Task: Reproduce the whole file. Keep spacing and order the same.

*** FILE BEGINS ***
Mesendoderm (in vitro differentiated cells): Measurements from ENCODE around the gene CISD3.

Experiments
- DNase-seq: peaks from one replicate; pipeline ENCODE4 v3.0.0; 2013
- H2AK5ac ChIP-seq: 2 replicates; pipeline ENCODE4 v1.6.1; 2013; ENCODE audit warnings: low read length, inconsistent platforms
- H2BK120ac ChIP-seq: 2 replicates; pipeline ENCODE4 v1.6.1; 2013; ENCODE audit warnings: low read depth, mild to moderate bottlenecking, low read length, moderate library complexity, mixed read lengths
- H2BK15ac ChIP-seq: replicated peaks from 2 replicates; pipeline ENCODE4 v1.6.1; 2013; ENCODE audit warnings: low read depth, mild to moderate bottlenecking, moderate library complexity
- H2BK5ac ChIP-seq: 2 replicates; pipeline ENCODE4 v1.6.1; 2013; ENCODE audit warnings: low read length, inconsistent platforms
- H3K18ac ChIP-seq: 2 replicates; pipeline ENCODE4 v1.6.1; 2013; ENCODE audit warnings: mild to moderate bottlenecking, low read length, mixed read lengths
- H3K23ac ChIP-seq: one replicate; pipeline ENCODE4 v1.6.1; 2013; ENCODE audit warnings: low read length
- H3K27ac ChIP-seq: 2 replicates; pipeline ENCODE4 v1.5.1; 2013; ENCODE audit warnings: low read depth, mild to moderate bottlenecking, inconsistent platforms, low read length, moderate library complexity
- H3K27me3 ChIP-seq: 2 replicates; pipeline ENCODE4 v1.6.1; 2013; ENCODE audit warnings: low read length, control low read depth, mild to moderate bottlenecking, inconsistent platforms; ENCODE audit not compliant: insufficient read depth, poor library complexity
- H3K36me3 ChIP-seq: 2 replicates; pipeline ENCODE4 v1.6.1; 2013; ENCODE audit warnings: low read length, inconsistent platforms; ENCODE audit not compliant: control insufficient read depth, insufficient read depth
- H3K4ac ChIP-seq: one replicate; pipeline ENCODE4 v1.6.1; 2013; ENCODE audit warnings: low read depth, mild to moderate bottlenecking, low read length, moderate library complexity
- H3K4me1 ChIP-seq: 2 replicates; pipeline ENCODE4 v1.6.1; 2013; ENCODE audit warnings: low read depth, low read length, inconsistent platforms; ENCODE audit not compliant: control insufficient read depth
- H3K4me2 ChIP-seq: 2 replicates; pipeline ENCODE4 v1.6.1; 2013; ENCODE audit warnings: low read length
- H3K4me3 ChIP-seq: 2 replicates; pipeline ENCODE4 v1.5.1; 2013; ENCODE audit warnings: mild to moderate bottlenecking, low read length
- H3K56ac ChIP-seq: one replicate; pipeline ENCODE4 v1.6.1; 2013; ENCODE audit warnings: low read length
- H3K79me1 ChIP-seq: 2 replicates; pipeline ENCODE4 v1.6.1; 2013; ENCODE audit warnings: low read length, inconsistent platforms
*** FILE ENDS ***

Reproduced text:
Mesendoderm (in vitro differentiated cells): Measurements from ENCODE around the gene CISD3.

Experiments
- DNase-seq: peaks from one replicate; pipeline ENCODE4 v3.0.0; 2013
- H2AK5ac ChIP-seq: 2 replicates; pipeline ENCODE4 v1.6.1; 2013; ENCODE audit warnings: low read length, inconsistent platforms
- H2BK120ac ChIP-seq: 2 replicates; pipeline ENCODE4 v1.6.1; 2013; ENCODE audit warnings: low read depth, mild to moderate bottlenecking, low read length, moderate library complexity, mixed read lengths
- H2BK15ac ChIP-seq: replicated peaks from 2 replicates; pipeline ENCODE4 v1.6.1; 2013; ENCODE audit warnings: low read depth, mild to moderate bottlenecking, moderate library complexity
- H2BK5ac ChIP-seq: 2 replicates; pipeline ENCODE4 v1.6.1; 2013; ENCODE audit warnings: low read length, inconsistent platforms
- H3K18ac ChIP-seq: 2 replicates; pipeline ENCODE4 v1.6.1; 2013; ENCODE audit warnings: mild to moderate bottlenecking, low read length, mixed read lengths
- H3K23ac ChIP-seq: one replicate; pipeline ENCODE4 v1.6.1; 2013; ENCODE audit warnings: low read length
- H3K27ac ChIP-seq: 2 replicates; pipeline ENCODE4 v1.5.1; 2013; ENCODE audit warnings: low read depth, mild to moderate bottlenecking, inconsistent platforms, low read length, moderate library complexity
- H3K27me3 ChIP-seq: 2 replicates; pipeline ENCODE4 v1.6.1; 2013; ENCODE audit warnings: low read length, control low read depth, mild to moderate bottlenecking, inconsistent platforms; ENCODE audit not compliant: insufficient read depth, poor library complexity
- H3K36me3 ChIP-seq: 2 replicates; pipeline ENCODE4 v1.6.1; 2013; ENCODE audit warnings: low read length, inconsistent platforms; ENCODE audit not compliant: control insufficient read depth, insufficient read depth
- H3K4ac ChIP-seq: one replicate; pipeline ENCODE4 v1.6.1; 2013; ENCODE audit warnings: low read depth, mild to moderate bottlenecking, low read length, moderate library complexity
- H3K4me1 ChIP-seq: 2 replicates; pipeline ENCODE4 v1.6.1; 2013; ENCODE audit warnings: low read depth, low read length, inconsistent platforms; ENCODE audit not compliant: control insufficient read depth
- H3K4me2 ChIP-seq: 2 replicates; pipeline ENCODE4 v1.6.1; 2013; ENCODE audit warnings: low read length
- H3K4me3 ChIP-seq: 2 replicates; pipeline ENCODE4 v1.5.1; 2013; ENCODE audit warnings: mild to moderate bottlenecking, low read length
- H3K56ac ChIP-seq: one replicate; pipeline ENCODE4 v1.6.1; 2013; ENCODE audit warnings: low read length
- H3K79me1 ChIP-seq: 2 replicates; pipeline ENCODE4 v1.6.1; 2013; ENCODE audit warnings: low read length, inconsistent platforms